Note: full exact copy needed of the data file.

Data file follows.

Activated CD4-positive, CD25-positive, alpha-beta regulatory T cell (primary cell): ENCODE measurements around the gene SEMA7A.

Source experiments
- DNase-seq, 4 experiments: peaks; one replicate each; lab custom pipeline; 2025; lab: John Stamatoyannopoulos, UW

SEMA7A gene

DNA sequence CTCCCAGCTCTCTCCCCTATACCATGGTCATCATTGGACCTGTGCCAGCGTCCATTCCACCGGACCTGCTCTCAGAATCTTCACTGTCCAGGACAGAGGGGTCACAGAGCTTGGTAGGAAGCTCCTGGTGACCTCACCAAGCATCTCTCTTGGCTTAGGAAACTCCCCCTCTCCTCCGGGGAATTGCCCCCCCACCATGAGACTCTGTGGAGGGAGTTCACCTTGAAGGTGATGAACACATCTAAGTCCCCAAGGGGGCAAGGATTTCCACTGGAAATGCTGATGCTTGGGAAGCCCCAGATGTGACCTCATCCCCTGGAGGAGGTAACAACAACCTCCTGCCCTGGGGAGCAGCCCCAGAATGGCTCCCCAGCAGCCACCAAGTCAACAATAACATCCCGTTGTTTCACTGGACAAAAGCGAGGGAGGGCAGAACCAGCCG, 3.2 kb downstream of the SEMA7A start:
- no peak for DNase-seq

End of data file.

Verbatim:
Activated CD4-positive, CD25-positive, alpha-beta regulatory T cell (primary cell): ENCODE measurements around the gene SEMA7A.

Source experiments
- DNase-seq, 4 experiments: peaks; one replicate each; lab custom pipeline; 2025; lab: John Stamatoyannopoulos, UW

SEMA7A gene

DNA sequence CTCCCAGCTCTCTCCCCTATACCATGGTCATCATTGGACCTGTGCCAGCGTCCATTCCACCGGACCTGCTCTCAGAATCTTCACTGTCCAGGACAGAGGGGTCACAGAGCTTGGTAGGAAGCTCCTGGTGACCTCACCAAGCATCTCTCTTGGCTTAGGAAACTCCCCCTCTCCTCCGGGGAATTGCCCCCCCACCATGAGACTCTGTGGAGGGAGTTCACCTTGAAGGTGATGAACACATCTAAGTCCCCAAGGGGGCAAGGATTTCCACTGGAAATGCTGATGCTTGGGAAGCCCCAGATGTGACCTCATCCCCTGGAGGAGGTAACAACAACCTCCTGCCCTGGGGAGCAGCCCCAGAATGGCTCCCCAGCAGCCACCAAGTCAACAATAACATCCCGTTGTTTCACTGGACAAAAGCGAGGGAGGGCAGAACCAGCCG, 3.2 kb downstream of the SEMA7A start:
- no peak for DNase-seq